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Submission + - Slashdot is dead 3

An anonymous reader writes: I saw it with my own eyes

Submission + - Can I buy the Classic interface? 3

Max Hyre writes: LWN almost went under a number of years ago because its volunteer editors couldn't afford to keep it up. The readers rose up and insisted that they be allowed to pay for it.

Can we do the same for Classic?

I'm a nerd. I read. I'm the one in the museum ignoring the display and reading the description. I want text, easily accessible, clearly laid out, and plenty of it. I'll pay to keep the UI I know and love.

The Beta has none of those characteristics. The Beta site is repellent, unusable, and unneeded. I won't use it, and if ``Classic'' goes away, I won't visit /., and it'll be a pity.

How much do you actually receive in revenue for each user? I suspect I'll match it to keep the status quo. Ask us what it's worth to us. I'd certainly pay $1/month, and would think about $5/month. I bet that I'm not alone.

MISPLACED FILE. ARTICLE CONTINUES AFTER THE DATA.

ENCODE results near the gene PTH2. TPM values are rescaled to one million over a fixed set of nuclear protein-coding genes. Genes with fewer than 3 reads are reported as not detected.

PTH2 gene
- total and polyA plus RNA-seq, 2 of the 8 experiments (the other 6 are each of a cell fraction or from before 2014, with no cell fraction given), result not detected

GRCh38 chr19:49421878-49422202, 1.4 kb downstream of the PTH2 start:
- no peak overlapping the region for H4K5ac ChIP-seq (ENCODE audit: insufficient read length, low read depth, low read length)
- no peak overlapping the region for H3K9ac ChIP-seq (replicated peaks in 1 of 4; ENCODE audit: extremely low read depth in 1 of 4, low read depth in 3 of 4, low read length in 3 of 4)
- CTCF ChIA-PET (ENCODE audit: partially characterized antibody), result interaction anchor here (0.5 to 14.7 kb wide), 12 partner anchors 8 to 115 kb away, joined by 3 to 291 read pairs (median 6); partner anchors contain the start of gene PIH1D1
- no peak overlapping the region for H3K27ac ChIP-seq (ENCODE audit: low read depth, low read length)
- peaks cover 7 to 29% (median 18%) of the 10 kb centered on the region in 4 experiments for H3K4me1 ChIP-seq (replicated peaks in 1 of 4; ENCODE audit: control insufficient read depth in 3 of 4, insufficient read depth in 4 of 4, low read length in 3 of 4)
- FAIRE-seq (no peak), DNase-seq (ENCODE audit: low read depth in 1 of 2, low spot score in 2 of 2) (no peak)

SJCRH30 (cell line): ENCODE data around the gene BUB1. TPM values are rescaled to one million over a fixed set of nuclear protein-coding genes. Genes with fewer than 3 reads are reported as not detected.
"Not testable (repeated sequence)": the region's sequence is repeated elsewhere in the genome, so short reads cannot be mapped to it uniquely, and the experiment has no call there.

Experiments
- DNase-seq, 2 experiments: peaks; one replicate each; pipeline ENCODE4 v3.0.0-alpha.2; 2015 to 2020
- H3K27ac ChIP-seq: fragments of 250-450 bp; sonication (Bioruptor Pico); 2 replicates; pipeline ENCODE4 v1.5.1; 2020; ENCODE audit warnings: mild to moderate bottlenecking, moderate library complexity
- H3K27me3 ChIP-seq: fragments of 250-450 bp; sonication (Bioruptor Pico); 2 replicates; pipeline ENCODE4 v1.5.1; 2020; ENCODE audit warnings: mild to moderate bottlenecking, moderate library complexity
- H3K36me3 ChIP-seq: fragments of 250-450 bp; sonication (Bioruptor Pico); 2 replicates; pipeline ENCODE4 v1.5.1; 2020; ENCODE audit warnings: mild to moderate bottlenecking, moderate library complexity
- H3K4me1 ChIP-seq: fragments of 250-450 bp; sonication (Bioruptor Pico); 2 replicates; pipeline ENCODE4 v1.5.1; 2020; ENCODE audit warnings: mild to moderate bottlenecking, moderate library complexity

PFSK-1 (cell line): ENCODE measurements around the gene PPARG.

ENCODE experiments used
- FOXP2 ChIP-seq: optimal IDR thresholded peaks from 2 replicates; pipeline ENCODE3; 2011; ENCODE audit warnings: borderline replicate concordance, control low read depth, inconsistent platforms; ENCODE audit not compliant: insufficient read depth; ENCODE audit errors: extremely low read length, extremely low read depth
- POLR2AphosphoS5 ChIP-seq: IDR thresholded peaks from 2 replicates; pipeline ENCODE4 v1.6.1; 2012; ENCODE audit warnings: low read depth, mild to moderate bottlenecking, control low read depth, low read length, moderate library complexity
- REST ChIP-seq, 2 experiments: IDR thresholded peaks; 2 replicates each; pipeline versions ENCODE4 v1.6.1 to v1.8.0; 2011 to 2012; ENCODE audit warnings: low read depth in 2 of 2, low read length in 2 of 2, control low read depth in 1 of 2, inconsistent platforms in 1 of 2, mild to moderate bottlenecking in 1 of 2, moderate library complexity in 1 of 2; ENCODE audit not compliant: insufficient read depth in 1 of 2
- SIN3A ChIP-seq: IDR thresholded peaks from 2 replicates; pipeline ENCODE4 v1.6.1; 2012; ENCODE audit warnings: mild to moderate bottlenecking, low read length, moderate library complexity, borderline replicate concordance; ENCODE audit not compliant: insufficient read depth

Submission + - Owner: Vote, your choice: Get rid of Slashdot:Beta OR everyone goes elsewhere (slashdot.org) 1

Ying Hu writes: Slashdot Beta is not Slashdot: http://slashdot.org/journal/63...
What was loved about Slashdot does not appear in the new design — those creating the latter, please fire yourself and go work for a commercial consumer site (which we never read, and never will). OUR site should work without JavaScript, and JavaScript that IS used should to do something actually desired by a reader or commenter, not waste our bandwidth and CPU, and electricity, sending CRAP onto our computers. Improvements/ plugins, http://userstyles.org/styles/9..., won't be enough.

Submission + - Anti-Polygraph Instructor Targeted by Feds Goes Public 1

George Maschke writes: Last year, the McClatchy newspaper group reported on a federal criminal investigation into individuals offering instruction on how to pass polygraph tests. The ongoing investigation, dubbed "Operation Lie Busters," has serious free speech implications, and one of the two men known to have been targeted is presently serving an 8-month prison term. The other, Doug Williams, himself a former police polygrapher, has this week for the first time gone public with the story of federal agents' February 2013 raid on his office and home. Williams, who has not been charged with a crime but remains in legal jeopardy, is selling his story in an e-book. Public interest website AntiPolygraph.org (which I co-founded) has published a synopsis.

"You can't get very far in this world without your dossier being there first." -- Arthur Miller